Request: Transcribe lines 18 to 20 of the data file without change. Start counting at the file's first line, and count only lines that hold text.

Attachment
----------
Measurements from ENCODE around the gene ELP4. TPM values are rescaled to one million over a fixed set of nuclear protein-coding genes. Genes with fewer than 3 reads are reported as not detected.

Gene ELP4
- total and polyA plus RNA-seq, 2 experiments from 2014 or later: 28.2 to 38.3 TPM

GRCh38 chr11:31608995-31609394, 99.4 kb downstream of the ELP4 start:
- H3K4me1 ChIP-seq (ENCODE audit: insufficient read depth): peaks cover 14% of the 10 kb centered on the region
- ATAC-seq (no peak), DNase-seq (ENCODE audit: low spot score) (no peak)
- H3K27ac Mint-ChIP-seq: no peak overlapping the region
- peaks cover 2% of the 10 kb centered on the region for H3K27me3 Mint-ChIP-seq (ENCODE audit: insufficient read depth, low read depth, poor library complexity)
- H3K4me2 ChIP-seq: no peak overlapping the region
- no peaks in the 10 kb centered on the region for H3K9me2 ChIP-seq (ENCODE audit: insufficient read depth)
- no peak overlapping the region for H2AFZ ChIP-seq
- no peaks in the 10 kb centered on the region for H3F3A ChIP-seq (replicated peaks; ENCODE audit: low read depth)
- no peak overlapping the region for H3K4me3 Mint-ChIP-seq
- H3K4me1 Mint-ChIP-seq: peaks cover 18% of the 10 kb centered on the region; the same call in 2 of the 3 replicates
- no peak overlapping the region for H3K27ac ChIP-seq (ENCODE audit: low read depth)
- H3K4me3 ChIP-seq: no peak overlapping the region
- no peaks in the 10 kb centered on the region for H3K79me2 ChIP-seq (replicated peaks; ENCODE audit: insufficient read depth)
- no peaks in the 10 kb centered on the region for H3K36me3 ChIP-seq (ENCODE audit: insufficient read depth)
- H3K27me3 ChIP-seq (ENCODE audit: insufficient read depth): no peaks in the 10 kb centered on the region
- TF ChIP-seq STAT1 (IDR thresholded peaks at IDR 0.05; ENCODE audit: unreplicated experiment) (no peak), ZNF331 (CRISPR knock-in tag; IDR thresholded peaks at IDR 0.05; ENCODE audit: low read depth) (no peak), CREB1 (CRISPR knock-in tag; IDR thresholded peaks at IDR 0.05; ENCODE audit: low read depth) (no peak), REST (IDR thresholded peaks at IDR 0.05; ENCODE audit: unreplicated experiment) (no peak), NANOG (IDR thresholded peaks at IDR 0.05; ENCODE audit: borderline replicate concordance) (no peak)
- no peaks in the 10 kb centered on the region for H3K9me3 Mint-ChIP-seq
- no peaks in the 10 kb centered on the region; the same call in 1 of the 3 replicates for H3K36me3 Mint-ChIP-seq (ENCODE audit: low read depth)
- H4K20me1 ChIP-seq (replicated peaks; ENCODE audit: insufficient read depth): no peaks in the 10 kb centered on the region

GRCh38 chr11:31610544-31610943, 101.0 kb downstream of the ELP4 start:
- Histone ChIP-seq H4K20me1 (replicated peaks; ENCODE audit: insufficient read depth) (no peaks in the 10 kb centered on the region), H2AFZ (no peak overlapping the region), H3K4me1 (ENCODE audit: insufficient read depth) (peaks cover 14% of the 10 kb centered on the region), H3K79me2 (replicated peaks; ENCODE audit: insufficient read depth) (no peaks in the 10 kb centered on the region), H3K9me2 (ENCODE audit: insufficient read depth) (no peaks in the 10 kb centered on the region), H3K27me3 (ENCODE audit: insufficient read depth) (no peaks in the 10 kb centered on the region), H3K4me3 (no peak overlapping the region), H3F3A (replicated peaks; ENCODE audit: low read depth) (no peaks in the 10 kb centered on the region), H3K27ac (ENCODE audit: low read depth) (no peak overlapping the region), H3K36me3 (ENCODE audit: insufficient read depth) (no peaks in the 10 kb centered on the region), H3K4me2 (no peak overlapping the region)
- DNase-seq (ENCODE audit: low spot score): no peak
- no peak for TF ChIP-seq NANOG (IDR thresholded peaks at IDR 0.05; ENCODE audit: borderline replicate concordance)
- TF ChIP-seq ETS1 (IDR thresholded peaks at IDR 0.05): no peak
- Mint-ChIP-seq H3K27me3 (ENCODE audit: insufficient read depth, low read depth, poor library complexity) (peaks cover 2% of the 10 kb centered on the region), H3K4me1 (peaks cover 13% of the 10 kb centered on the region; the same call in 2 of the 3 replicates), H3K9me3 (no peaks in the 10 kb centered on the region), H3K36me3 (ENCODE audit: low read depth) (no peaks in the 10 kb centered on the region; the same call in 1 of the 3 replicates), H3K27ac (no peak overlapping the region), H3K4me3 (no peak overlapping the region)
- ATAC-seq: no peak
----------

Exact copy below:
- no peaks in the 10 kb centered on the region for H3K36me3 ChIP-seq (ENCODE audit: insufficient read depth)
- H3K27me3 ChIP-seq (ENCODE audit: insufficient read depth): no peaks in the 10 kb centered on the region
- TF ChIP-seq STAT1 (IDR thresholded peaks at IDR 0.05; ENCODE audit: unreplicated experiment) (no peak), ZNF331 (CRISPR knock-in tag; IDR thresholded peaks at IDR 0.05; ENCODE audit: low read depth) (no peak), CREB1 (CRISPR knock-in tag; IDR thresholded peaks at IDR 0.05; ENCODE audit: low read depth) (no peak), REST (IDR thresholded peaks at IDR 0.05; ENCODE audit: unreplicated experiment) (no peak), NANOG (IDR thresholded peaks at IDR 0.05; ENCODE audit: borderline replicate concordance) (no peak)